Margie Profet

From Wikipedia, the free encyclopedia
Jump to: navigation, search

Margaret J. "Margie" Profet (born August 7, 1958) is an American evolutionary biologist with no formal biology training who created a decade-long controversy when she published her findings on the role of Darwinian evolution in menstruation,[1] allergies[2] and morning sickness.[3][4] She argued that these three processes had evolved to eliminate pathogens, carcinogens and other toxins from the body.

Detractors argued that little to no experimental evidence supported Profet's reasoning.[5] But supporters—including U.C. Santa Barbara anthropologist Donald Symons and U.C. Berkeley toxicologist Bruce Ames—considered her work a pioneering analysis of evolutionary theory in a never-before-studied, everyday context.

When Profet won a MacArthur Fellowship in 1993,[6] international media took notice. New York Times reporter Natalie Angier called Profet's theory that menstruation protected the female mammal's reproductive canals a "radical new view".[7] Scientific American, Time, Omni, and even People Magazine all followed with in-depth profiles of the 35-year-old "maverick" scientific prodigy.[8][9][10][11]

Profet went on to publish two equally controversial bestselling books, 1995's Protecting Your Baby-To-Be: Preventing Birth Defects in the First Trimester and a 1997 follow up, Pregnancy Sickness: Using Your Body's Natural Defenses to Protect Your Baby-To-Be.

A graduate of Harvard University, where Profet received a political philosophy degree in 1980; and University of California, Berkeley, where in 1985 she received a bachelor's degree in physics, Profet returned to school in 1994, studying mathematics at the University of Washington in Seattle, where she was awarded a "visiting scholar" position in the astronomy department, an allied discipline.[12] Several years later, she returned to Harvard, once again to study math.

Recently,[when?] Cornell University researchers Paul and Janet Shellman-Sherman found Profet's theory that allergies are evolved ways to expel toxins and carcinogens—the so-called "toxin" or "prophylaxis hypothesis"— may explain a mysterious observation dating back to 1953 and replicated many times since: People with allergies are at much lower risk for some types of cancers, most notably the brain tumor glioma.[13][14]

Disappearance and discovery[edit]

Profet vanished from Cambridge, Massachusetts; according to friends and colleagues, in 2005; according to family members, before that. Her whereabouts were unknown for over seven years until she was found in Boston, Massachusetts, after a long ordeal with poverty and illness. She was reunited with her family in Southern California on May 16, 2012 as a result of nationwide attention from a May 2012 Psychology Today article.[15][16][17]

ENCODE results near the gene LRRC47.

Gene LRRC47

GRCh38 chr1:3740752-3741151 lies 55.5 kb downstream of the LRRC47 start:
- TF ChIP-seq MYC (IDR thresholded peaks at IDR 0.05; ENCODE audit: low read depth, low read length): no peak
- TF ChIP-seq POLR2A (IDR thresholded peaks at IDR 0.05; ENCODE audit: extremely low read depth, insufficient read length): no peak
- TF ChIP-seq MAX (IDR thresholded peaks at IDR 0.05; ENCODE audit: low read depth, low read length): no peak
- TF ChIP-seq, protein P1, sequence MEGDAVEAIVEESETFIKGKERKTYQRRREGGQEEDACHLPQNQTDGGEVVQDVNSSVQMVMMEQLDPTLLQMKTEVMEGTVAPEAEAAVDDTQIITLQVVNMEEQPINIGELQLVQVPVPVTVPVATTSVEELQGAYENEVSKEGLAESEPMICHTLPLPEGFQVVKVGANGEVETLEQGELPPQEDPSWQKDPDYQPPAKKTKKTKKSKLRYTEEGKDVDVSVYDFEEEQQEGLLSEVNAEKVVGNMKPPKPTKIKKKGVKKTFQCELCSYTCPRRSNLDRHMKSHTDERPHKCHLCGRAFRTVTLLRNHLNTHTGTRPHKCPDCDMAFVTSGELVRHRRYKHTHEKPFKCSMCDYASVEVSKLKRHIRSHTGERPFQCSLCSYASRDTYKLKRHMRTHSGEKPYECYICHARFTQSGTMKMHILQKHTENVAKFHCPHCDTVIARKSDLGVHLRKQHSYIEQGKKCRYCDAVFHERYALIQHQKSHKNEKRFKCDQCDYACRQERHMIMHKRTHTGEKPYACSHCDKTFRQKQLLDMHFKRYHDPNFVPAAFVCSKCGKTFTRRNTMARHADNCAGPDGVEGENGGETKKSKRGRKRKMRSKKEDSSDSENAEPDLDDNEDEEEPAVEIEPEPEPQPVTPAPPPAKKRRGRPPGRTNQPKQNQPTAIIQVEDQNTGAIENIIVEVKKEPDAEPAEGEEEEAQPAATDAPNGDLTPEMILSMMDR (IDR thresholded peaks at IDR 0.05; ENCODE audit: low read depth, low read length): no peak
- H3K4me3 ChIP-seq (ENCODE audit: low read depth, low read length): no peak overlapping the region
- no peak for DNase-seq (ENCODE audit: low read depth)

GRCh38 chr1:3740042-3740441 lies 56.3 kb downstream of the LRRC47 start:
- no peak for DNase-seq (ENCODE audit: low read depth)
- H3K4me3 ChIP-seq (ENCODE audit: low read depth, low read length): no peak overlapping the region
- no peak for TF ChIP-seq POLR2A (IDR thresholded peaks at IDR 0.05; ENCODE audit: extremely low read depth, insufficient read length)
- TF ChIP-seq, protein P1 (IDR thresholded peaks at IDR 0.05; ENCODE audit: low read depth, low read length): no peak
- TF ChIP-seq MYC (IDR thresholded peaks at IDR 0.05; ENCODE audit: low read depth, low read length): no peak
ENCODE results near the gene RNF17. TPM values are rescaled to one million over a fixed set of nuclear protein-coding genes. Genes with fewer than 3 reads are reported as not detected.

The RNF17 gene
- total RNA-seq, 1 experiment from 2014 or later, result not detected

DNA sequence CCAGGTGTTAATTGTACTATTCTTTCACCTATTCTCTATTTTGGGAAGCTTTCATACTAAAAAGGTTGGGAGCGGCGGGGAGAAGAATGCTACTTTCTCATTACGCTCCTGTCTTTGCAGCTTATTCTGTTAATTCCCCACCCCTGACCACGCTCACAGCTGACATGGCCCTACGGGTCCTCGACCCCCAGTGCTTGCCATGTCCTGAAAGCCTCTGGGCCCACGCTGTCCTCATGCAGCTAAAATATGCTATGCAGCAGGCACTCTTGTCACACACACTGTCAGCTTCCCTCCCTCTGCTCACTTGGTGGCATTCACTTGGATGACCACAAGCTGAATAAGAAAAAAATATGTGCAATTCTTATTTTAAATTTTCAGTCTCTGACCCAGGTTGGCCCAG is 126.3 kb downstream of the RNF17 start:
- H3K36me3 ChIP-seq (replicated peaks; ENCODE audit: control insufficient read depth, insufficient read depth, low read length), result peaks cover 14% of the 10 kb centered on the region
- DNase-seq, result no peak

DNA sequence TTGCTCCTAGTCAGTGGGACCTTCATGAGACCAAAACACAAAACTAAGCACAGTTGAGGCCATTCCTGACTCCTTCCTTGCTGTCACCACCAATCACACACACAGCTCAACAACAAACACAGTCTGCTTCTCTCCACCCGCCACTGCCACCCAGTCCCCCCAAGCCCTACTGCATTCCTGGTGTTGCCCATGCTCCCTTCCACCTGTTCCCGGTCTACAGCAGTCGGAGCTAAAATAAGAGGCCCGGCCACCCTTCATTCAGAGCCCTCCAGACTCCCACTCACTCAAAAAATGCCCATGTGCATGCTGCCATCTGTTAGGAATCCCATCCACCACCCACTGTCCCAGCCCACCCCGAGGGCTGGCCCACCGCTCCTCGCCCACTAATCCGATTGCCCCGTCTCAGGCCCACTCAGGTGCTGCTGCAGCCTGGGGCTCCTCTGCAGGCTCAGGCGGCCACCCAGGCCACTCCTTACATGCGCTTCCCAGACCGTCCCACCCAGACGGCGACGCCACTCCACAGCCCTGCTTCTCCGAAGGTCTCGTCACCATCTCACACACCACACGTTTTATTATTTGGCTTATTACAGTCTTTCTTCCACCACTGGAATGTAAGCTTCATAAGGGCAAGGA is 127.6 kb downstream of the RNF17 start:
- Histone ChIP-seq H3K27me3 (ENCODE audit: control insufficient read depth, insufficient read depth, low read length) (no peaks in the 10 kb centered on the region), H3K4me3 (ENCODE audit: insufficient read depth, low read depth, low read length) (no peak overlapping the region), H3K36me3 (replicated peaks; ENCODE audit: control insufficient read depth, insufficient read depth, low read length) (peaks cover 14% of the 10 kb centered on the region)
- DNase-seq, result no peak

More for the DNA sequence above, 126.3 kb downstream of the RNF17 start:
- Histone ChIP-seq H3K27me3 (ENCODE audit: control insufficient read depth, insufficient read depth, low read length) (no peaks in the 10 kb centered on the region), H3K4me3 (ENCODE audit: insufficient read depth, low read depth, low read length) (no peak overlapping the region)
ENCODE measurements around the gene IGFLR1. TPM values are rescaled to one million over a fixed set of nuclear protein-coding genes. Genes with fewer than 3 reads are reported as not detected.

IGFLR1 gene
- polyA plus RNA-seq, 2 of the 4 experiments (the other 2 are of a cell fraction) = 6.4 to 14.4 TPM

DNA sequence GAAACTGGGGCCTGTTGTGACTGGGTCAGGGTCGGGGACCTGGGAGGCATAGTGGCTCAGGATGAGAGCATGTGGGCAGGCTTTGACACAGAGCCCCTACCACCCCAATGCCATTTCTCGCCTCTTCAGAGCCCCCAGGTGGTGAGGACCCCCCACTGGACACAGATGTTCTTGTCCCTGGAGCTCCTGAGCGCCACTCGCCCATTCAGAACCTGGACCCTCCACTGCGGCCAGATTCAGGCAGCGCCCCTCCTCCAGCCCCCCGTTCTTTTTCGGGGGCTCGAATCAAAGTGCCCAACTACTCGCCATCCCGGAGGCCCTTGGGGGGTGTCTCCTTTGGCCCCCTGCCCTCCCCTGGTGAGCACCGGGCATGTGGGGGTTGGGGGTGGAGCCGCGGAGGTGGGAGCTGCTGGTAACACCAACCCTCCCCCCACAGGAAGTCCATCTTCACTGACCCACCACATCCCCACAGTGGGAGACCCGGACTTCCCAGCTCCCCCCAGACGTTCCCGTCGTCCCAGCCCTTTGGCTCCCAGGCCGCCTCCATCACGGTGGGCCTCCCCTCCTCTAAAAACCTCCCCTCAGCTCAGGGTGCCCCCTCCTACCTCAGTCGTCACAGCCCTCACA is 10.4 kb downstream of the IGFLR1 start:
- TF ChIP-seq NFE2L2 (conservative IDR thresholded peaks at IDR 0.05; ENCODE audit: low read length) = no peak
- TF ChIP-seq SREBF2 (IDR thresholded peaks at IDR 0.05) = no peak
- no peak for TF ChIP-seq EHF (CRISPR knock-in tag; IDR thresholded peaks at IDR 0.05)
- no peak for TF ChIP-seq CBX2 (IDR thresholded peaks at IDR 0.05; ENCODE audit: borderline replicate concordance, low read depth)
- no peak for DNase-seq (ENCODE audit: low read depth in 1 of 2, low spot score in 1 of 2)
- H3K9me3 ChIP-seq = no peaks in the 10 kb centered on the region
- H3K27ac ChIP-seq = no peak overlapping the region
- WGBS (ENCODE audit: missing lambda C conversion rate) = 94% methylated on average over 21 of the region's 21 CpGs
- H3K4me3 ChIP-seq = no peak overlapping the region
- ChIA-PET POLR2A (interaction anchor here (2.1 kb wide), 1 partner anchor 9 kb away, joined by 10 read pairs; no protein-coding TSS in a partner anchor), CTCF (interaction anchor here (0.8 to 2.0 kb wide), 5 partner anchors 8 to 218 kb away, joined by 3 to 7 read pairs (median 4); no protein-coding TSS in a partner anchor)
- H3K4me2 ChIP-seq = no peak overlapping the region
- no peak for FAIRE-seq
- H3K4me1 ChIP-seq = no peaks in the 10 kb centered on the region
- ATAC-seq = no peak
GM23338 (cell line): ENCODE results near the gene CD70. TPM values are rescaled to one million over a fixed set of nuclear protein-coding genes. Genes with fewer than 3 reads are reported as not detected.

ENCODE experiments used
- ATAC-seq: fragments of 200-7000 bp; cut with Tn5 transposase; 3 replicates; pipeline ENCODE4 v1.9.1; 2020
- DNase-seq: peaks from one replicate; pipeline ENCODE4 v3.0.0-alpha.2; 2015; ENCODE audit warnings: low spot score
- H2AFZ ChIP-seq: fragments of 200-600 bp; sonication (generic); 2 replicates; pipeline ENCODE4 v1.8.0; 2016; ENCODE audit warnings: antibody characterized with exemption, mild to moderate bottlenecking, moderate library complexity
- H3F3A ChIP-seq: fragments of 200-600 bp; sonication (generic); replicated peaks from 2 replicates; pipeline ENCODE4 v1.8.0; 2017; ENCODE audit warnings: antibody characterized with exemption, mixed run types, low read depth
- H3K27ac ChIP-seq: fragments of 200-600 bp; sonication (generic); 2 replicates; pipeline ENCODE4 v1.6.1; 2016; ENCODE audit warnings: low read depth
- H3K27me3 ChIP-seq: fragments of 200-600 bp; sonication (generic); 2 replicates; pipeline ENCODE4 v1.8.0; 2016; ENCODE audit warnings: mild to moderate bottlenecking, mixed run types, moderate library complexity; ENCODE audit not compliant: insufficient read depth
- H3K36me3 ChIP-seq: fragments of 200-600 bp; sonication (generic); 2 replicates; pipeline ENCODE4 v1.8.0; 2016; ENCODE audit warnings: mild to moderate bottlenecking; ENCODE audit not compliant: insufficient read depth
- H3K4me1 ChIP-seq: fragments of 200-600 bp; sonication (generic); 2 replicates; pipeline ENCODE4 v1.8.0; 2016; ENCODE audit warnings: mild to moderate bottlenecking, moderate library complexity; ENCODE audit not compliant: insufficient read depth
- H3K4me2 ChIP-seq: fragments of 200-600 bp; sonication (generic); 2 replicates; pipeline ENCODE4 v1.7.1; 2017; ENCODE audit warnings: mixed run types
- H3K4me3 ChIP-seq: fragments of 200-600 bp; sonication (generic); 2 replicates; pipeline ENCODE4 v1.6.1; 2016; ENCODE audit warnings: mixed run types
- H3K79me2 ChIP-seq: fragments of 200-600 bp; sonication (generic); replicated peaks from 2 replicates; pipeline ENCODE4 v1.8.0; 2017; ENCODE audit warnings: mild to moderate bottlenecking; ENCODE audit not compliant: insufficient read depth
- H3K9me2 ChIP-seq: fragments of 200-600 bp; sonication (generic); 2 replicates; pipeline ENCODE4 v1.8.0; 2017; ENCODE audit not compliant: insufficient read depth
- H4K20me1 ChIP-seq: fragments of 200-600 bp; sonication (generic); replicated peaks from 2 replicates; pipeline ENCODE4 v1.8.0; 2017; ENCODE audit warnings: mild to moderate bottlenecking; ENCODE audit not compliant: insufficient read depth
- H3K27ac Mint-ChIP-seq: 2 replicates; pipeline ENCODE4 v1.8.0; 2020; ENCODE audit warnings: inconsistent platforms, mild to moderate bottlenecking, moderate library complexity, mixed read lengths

References[edit]

  1. ^ Profet, Margie (September 1993), "Menstruation as a Defense Against Pathogens Transported by Sperm", The Quarterly Review of Biology (Chicago, Illinois: The University of Chicago Press) 68 (3): 335–386, doi:10.1086/418170, ISSN 0033-5770, JSTOR 2831191, PMID 8210311 
  2. ^ Profet, Margie (March 1991), "The Function of Allergy: Immunological Defense Against Toxins", The Quarterly Review of Biology (Chicago, Illinois: The University of Chicago Press) 66 (1): 23–62, ISSN 0033-5770, JSTOR 2830331, PMID 2052671 
  3. ^ Profet, Margie (1988), "The Evolution of Pregnancy Sickness as Protection to the Embryo Against Pleistocene Teratogens", Evolutionary Theory 8: 177–190 
  4. ^ Profet, Margie (1992). "Chapter 8: Pregnancy Sickness as Adaptation: A Deterrent to Maternal Ingestion of Teratogens". In Barkow, Jerome H.; Cosmides, Leda; Tooby, John. The Adapted Mind: Evolutionary Psychology and the Generation of Culture. Oxford University Press. pp. 327–366. ISBN 0-19-506023-7. 
  5. ^ Profet, profits, and proof: Do nausea and vomiting of early pregnancy protect women from "harmful" vegetables? American Journal of Obstetrics & Gynecology 176(1):179-181, January 1997.
  6. ^ "Fellows List – P". MacArthur Foundation. Retrieved 2 April 2011. 
  7. ^ Radical New View of Role of Menstruation, New York Times, September 21, 1993
  8. ^ Margie Profet: Evolutionary Theories for Everyday Life, Scientific American, April 1996
  9. ^ "School Isn't My Kind of Thing" Time, Sept. 4, 1993
  10. ^ A Curse No More People Magazine
  11. ^ Margie Profet: Co-Evolution Omni, May 1994
  12. ^ Darwinian Medicine – It's A War Out There And Margie Profet, A Leading Theorist In A New Science, Thinks The Human Body Does Some Pretty Weird Things To Survive Seattle Times, July 31, 1994
  13. ^ Allergies: Their Role in Cancer Prevention Quarterly Review of Biology, December, 2008
  14. ^ Research Reinforces Potential Allergies-Glioma Connection Journal of the National Cancer Institute, February 20, 2012
  15. ^ Mike Martin, "The Mysterious Case of the Vanishing Genius: Margie Profet generated solutions to seemingly intractable puzzles of biology. Then she disappeared", Psychology Today, May 1, 2012, updated June 8, 2012; alternative link
  16. ^ Margie Profet's Unfinished Symphony Weekly Scientist May 11, 2009 and May 29, 2012
  17. ^ Missing biologist surfaces, reunites with family Nature News